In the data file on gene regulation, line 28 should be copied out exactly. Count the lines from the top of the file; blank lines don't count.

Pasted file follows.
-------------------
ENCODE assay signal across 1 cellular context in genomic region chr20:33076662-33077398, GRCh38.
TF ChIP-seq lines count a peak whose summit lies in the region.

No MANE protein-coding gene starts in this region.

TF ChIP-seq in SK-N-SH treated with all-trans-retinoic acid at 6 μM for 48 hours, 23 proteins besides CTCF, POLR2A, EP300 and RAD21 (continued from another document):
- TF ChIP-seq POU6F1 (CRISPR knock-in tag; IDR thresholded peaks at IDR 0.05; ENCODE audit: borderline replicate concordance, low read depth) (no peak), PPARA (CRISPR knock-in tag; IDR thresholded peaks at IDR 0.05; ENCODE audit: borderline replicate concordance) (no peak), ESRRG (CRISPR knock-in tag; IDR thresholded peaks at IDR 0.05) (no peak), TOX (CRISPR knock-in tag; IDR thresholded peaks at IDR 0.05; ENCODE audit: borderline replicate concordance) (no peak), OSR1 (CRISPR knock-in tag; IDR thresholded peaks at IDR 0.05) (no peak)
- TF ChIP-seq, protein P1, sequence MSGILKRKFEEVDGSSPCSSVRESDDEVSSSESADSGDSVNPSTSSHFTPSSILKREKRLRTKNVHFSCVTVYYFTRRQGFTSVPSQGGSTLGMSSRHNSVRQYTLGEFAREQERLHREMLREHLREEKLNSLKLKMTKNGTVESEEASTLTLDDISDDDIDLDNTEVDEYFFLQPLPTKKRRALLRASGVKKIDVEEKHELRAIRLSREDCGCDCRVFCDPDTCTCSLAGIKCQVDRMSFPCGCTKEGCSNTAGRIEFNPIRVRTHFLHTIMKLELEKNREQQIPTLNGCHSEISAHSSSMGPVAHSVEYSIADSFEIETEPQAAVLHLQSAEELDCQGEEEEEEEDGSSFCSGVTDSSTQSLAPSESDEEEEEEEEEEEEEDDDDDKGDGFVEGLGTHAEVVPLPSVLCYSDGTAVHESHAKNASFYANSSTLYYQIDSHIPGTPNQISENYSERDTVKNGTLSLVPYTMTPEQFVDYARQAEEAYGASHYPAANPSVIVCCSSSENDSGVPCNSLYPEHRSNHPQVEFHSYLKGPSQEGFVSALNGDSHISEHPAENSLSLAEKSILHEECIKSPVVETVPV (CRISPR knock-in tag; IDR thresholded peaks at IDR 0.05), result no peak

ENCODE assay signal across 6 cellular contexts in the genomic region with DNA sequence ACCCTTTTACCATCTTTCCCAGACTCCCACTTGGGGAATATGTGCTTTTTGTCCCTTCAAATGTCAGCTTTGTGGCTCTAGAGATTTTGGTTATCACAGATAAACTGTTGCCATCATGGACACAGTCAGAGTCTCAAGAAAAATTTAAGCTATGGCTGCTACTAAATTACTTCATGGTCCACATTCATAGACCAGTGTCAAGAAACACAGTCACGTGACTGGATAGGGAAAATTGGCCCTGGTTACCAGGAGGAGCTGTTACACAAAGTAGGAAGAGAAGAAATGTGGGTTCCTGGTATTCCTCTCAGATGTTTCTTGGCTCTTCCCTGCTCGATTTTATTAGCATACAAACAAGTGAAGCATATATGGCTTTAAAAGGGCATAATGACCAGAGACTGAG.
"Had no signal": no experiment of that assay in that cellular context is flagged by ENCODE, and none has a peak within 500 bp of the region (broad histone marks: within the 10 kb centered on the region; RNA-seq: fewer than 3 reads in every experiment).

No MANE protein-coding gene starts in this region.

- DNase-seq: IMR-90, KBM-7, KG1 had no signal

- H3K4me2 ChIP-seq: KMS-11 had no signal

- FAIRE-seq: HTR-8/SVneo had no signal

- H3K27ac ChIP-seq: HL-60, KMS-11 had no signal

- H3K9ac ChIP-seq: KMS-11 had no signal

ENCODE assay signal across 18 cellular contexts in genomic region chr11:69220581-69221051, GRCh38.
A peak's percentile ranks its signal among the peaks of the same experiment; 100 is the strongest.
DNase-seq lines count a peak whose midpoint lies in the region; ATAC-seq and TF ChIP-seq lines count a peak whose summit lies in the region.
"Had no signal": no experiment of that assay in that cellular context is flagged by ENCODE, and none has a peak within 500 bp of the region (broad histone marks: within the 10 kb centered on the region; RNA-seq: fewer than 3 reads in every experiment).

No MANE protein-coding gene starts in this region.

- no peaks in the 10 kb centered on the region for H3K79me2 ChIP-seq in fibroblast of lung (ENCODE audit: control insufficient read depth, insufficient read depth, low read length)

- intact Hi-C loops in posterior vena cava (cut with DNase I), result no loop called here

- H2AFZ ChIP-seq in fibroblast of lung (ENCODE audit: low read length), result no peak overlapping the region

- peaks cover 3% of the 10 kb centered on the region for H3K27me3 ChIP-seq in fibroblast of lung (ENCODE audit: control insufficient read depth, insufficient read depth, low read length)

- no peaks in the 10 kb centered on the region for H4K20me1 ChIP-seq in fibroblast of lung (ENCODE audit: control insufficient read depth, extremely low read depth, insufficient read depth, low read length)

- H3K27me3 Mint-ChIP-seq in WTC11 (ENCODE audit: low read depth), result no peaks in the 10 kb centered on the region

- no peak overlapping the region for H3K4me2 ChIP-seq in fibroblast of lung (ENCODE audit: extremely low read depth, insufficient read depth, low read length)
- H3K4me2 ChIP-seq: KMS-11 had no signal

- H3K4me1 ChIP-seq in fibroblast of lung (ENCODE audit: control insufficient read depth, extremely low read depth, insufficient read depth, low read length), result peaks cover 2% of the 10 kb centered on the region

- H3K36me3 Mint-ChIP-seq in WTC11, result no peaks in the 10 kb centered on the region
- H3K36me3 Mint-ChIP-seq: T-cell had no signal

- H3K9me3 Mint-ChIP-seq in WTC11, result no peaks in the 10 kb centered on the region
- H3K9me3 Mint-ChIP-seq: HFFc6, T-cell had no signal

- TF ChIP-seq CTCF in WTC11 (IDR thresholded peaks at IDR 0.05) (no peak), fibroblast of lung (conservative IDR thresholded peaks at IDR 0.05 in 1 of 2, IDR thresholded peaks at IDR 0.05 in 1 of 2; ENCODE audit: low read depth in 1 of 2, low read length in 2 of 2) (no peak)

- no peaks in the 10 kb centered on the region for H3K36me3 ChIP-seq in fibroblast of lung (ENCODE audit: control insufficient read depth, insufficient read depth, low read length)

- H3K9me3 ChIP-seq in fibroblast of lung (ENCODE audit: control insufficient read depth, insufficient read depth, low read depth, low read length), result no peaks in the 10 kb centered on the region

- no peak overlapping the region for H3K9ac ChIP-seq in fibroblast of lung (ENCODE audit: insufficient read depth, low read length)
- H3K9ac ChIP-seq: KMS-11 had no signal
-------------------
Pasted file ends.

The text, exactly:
- H3K4me1 ChIP-seq in fibroblast of lung (ENCODE audit: control insufficient read depth, extremely low read depth, insufficient read depth, low read length), result peaks cover 2% of the 10 kb centered on the region